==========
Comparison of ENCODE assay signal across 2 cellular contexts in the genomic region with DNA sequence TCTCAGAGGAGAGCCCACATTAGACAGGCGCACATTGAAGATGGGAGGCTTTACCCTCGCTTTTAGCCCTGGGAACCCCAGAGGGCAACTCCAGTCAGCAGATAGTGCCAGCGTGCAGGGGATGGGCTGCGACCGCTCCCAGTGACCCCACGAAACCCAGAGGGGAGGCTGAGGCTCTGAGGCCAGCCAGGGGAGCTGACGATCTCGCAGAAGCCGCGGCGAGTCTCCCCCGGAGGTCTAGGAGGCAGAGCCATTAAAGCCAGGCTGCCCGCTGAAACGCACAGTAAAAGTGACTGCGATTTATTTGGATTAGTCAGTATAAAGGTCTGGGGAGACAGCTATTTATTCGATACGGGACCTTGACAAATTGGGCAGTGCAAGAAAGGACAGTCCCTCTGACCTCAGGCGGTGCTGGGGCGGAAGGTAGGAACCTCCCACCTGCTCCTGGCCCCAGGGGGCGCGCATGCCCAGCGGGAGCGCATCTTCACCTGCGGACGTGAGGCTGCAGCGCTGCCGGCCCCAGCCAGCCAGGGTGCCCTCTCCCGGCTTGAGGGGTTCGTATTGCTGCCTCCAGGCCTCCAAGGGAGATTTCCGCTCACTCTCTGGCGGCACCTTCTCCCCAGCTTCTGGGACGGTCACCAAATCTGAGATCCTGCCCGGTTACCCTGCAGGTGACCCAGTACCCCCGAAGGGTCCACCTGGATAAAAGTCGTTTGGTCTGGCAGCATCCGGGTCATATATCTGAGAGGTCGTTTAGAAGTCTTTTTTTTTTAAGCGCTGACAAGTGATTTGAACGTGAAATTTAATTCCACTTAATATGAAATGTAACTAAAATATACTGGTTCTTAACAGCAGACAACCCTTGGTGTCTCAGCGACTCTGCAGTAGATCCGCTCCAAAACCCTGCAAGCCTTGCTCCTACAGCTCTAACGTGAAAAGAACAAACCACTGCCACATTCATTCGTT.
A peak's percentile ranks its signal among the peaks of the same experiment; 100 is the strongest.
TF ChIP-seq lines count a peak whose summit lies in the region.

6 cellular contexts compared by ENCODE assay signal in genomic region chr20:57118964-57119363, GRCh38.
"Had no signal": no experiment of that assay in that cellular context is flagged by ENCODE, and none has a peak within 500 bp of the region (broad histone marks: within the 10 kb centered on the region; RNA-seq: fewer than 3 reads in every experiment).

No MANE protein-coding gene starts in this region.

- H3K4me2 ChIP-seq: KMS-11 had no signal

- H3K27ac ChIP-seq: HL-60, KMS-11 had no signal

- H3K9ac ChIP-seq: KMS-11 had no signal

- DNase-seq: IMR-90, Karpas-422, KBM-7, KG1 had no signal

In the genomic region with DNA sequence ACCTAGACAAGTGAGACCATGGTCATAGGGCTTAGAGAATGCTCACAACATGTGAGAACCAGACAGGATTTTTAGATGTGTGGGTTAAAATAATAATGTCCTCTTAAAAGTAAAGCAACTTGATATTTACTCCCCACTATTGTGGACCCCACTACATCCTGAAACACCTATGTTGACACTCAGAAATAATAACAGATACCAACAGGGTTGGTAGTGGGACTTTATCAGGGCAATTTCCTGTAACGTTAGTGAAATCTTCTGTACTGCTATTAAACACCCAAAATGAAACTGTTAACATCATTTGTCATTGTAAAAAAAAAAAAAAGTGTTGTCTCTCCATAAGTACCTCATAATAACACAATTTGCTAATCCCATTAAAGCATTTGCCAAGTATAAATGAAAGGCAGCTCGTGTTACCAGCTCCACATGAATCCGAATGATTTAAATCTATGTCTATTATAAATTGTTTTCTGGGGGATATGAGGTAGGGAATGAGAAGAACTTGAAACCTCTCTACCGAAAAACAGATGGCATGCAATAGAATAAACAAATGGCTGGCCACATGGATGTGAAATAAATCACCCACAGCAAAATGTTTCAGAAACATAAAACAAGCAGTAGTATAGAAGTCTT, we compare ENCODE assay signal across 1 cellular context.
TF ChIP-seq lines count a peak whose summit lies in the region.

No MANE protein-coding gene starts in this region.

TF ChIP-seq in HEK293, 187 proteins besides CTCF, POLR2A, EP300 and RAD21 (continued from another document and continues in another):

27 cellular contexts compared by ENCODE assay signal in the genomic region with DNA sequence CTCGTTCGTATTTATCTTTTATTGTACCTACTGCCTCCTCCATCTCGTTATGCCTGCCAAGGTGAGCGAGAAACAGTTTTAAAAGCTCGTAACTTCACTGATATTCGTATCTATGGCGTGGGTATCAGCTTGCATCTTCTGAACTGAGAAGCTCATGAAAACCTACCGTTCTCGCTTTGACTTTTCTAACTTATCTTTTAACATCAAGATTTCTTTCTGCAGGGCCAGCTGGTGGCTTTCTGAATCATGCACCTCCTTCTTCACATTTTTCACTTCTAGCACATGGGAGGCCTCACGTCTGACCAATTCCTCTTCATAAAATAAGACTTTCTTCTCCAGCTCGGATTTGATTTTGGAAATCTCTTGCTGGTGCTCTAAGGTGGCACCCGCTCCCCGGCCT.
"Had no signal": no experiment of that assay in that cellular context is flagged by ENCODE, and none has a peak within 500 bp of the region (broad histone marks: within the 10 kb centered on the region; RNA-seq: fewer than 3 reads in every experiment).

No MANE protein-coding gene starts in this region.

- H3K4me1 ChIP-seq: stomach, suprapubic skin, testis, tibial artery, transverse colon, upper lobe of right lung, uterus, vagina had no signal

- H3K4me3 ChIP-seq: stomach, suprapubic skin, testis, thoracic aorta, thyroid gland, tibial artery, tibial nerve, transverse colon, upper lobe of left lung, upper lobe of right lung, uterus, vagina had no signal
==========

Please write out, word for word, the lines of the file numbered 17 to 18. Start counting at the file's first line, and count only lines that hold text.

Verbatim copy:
No MANE protein-coding gene starts in this region.

- H3K4me1 ChIP-seq: stomach, suprapubic skin, testis, tibial artery, transverse colon, upper lobe of right lung, uterus, vagina had no signal